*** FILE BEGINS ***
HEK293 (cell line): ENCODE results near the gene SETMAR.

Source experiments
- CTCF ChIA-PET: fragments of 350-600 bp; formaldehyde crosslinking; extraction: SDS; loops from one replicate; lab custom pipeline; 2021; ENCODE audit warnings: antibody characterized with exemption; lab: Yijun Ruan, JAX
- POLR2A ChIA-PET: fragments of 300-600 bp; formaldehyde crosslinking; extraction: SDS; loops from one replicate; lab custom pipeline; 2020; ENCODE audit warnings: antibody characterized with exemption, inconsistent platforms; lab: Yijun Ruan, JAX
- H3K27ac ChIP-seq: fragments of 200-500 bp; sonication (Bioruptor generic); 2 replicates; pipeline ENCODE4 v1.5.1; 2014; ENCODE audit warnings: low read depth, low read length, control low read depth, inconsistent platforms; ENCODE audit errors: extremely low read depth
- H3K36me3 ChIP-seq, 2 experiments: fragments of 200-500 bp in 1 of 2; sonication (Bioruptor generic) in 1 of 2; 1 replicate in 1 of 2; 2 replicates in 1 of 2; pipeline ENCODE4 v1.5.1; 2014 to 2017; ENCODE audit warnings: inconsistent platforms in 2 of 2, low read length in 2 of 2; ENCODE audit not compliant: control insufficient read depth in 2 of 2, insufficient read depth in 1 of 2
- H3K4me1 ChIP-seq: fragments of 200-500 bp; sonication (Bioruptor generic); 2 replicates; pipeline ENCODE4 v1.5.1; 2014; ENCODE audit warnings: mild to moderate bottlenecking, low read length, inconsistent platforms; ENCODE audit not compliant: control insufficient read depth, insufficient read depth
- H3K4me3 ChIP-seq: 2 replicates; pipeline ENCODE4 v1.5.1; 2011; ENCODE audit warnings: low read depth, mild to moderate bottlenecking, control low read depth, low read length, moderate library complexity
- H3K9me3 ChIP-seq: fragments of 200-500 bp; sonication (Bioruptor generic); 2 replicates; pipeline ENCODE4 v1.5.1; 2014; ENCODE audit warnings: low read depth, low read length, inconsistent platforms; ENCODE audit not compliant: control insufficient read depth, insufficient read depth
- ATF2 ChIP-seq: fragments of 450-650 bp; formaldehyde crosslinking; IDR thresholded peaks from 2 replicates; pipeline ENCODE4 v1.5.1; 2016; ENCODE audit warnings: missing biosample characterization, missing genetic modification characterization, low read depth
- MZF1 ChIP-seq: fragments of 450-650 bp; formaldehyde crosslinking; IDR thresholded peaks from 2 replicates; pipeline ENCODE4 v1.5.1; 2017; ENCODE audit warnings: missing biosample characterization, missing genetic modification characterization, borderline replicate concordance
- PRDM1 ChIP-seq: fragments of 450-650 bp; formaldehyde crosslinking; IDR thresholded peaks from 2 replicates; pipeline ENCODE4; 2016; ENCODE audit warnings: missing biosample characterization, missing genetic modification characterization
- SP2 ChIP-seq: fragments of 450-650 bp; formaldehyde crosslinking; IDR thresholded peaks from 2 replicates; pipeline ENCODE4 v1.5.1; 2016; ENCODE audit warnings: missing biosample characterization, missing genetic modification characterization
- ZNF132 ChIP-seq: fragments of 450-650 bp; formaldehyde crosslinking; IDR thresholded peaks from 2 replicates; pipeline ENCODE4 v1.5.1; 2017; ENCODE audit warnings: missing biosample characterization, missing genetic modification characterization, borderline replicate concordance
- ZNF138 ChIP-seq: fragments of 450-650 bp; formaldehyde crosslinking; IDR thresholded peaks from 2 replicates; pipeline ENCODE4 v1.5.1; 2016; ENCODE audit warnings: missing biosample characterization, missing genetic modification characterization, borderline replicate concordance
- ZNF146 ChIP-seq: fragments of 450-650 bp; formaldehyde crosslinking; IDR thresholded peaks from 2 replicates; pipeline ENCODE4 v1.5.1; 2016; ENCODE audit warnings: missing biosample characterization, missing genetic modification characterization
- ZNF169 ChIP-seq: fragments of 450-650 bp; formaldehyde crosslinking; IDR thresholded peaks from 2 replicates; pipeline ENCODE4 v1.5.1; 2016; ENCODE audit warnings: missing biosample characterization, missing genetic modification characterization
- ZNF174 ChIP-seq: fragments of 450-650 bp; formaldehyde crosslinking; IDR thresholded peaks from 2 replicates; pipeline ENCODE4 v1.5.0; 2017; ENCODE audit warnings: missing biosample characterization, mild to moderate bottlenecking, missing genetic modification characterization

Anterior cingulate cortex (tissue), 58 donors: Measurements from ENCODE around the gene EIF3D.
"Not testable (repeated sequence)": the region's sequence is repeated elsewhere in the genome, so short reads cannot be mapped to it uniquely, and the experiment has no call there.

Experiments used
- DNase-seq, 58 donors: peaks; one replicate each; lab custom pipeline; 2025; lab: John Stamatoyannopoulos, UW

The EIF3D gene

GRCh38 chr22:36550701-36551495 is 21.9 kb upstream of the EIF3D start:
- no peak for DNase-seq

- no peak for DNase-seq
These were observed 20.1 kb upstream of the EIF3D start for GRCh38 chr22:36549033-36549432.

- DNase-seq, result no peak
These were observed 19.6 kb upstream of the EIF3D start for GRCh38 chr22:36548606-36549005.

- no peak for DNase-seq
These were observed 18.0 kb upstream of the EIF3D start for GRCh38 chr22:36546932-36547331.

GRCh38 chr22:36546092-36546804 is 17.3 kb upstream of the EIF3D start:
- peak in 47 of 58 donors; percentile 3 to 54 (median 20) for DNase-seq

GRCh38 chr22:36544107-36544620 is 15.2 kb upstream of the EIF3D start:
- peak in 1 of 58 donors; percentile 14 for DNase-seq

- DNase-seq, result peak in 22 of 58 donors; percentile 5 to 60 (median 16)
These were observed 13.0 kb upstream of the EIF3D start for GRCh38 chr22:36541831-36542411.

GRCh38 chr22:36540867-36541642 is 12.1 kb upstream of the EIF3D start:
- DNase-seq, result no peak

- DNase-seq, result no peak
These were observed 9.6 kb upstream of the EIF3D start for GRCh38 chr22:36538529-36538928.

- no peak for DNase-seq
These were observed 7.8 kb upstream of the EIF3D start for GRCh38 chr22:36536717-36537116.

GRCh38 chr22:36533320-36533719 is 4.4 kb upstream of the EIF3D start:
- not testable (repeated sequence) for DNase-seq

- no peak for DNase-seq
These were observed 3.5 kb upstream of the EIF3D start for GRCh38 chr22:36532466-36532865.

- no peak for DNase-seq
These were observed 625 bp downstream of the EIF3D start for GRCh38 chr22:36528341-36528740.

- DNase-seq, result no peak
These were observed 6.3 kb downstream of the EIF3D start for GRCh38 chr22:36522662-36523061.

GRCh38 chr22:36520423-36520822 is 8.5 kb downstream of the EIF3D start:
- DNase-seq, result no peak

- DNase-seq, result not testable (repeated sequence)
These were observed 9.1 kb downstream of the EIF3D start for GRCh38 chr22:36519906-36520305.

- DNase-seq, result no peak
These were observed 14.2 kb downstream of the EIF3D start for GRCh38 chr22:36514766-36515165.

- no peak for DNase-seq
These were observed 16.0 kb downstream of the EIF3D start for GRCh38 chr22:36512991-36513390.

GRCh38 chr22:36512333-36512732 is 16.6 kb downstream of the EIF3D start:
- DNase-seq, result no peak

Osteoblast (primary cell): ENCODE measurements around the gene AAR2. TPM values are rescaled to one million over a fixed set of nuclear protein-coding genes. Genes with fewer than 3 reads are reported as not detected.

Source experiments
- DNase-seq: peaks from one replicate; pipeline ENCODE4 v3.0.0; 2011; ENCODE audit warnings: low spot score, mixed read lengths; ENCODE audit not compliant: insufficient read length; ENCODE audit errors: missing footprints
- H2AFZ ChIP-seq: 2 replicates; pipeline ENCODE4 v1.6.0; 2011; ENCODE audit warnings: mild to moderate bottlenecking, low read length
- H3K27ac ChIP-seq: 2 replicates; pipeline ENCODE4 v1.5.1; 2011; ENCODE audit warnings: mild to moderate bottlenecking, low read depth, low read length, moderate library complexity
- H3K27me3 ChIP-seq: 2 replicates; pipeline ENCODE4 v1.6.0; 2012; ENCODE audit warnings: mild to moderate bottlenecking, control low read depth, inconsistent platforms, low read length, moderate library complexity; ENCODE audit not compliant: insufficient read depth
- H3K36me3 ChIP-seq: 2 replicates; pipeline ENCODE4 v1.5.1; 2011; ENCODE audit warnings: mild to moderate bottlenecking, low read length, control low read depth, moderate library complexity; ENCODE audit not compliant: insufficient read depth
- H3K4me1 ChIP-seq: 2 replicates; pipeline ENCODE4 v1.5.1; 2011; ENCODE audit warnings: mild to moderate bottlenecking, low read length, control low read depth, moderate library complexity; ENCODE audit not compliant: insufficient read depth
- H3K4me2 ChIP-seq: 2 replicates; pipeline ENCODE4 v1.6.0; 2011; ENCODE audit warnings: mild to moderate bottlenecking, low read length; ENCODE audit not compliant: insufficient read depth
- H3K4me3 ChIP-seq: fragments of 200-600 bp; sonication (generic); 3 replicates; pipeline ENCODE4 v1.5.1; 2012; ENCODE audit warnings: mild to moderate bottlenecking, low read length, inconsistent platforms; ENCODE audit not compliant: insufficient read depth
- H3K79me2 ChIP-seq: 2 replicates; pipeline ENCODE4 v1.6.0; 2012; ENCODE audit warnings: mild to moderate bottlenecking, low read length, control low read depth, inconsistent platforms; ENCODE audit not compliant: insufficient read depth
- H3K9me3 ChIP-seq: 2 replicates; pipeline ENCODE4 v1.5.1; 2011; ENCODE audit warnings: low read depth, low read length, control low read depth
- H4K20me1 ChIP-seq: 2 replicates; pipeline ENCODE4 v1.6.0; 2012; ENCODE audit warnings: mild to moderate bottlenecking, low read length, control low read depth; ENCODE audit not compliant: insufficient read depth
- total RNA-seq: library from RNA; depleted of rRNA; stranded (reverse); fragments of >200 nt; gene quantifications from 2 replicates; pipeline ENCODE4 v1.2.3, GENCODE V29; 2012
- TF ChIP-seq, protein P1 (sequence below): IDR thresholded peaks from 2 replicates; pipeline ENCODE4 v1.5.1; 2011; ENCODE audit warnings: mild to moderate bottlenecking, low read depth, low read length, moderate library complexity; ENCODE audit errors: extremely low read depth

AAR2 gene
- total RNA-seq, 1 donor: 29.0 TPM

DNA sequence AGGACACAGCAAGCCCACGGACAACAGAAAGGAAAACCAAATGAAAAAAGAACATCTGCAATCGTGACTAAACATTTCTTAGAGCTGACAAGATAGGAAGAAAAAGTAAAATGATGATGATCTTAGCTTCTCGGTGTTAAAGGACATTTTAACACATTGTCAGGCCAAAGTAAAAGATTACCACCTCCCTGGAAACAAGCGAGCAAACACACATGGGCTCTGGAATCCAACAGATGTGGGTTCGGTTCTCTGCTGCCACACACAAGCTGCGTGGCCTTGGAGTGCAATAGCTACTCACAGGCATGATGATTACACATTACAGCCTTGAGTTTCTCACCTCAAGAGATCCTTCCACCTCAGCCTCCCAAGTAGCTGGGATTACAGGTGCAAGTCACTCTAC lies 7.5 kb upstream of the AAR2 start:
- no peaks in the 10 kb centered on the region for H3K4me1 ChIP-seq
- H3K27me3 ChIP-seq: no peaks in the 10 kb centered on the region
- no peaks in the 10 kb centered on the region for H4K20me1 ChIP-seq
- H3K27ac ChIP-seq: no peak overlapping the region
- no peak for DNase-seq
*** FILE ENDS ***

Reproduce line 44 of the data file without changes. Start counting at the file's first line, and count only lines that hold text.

GRCh38 chr22:36533320-36533719 is 4.4 kb upstream of the EIF3D start: